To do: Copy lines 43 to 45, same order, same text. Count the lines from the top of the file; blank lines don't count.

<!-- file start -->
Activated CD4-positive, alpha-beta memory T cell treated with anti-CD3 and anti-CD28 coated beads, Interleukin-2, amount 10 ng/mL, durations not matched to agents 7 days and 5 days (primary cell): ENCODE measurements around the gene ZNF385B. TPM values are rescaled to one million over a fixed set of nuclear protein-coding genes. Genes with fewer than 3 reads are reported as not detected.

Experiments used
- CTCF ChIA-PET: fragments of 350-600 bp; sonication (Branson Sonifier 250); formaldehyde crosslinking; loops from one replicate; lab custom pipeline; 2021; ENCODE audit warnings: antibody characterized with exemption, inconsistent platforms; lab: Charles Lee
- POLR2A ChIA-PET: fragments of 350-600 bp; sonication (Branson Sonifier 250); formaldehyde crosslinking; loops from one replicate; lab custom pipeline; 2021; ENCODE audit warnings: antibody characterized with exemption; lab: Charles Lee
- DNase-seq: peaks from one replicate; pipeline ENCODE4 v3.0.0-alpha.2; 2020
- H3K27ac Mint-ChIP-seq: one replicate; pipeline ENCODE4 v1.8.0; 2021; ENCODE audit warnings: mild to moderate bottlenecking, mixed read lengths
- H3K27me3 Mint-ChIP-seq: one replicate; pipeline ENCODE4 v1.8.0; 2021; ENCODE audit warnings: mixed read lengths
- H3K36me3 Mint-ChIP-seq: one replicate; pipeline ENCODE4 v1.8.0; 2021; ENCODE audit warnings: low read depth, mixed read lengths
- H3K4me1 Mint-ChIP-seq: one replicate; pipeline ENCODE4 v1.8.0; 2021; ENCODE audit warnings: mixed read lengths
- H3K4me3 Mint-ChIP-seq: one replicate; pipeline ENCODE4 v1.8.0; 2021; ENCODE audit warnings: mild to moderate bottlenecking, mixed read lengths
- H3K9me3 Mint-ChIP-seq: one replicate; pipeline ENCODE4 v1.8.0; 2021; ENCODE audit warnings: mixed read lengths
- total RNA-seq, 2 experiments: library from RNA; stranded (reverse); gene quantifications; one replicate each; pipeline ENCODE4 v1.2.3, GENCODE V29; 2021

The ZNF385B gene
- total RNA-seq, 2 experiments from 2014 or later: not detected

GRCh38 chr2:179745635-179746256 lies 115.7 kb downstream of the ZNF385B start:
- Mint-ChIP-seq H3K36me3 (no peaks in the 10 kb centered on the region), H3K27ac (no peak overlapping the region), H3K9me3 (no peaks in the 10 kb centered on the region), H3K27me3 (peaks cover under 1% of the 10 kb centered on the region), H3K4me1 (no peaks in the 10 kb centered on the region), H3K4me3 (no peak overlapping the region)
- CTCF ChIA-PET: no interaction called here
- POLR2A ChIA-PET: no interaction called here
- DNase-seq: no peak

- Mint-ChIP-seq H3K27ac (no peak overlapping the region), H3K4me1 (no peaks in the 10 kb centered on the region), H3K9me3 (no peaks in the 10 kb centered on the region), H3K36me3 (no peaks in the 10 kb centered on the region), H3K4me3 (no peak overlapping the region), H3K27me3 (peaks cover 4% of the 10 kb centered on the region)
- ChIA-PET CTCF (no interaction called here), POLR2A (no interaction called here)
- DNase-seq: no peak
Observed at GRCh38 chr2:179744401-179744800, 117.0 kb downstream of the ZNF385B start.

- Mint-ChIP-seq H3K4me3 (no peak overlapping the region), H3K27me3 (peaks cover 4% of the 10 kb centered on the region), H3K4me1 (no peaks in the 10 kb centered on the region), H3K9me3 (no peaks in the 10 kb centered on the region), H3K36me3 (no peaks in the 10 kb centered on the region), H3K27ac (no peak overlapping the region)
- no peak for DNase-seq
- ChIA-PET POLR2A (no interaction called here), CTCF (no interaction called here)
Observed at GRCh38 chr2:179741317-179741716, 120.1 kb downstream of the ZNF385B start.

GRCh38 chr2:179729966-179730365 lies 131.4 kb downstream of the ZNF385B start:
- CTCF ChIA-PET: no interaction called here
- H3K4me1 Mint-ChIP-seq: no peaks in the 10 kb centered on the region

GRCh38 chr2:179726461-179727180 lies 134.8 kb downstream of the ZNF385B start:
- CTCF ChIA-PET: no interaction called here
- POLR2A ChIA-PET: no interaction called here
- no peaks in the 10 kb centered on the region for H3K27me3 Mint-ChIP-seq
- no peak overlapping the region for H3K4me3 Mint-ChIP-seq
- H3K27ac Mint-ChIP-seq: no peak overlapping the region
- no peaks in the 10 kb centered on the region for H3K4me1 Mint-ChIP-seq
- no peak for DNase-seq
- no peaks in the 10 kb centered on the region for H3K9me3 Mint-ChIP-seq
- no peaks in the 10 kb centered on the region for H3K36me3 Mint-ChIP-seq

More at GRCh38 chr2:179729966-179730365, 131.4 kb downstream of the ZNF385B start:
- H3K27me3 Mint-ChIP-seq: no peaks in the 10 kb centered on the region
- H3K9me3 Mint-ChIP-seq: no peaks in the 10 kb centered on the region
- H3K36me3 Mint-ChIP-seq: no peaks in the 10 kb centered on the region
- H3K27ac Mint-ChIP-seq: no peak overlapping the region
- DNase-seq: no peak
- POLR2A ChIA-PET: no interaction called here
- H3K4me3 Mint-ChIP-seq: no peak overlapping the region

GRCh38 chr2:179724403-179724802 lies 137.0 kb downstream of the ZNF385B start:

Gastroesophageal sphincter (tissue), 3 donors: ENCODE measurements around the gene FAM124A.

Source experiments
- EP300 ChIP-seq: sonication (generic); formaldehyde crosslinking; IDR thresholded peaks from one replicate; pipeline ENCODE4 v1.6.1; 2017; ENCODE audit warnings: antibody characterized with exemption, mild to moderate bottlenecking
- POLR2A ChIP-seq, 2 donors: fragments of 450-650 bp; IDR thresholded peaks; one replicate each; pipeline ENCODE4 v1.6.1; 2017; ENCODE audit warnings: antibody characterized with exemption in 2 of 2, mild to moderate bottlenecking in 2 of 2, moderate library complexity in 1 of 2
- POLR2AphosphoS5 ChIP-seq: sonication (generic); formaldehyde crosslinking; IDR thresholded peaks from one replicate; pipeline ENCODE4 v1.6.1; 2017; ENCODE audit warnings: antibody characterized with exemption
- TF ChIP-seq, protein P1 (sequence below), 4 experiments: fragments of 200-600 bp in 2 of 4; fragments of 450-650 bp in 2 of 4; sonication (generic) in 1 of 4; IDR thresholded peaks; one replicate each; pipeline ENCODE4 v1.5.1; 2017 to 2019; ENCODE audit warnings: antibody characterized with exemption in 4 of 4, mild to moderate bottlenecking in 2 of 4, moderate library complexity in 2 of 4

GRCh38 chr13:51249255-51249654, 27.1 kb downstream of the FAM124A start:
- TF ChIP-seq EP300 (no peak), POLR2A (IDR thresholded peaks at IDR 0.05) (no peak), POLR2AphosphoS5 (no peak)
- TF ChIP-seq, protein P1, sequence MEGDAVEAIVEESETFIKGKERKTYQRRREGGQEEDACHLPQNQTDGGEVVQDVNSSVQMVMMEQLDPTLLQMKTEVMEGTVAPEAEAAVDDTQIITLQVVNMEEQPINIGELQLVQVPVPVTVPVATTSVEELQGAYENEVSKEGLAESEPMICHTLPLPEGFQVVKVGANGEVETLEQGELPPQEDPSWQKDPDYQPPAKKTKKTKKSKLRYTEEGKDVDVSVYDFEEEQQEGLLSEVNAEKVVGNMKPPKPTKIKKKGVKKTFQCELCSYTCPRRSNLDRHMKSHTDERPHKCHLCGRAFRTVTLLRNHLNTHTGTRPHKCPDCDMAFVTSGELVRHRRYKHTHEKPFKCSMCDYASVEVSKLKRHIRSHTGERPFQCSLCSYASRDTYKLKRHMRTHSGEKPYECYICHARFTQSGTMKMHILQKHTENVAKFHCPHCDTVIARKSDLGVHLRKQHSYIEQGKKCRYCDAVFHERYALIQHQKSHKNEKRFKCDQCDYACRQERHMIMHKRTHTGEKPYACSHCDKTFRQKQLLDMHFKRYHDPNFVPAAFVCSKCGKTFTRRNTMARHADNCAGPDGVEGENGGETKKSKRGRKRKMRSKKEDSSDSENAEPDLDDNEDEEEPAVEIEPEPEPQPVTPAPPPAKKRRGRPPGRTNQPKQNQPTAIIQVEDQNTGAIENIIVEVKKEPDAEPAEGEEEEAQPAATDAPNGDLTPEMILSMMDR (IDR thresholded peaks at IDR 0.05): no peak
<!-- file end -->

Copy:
- H3K9me3 Mint-ChIP-seq: no peaks in the 10 kb centered on the region
- H3K36me3 Mint-ChIP-seq: no peaks in the 10 kb centered on the region
- H3K27ac Mint-ChIP-seq: no peak overlapping the region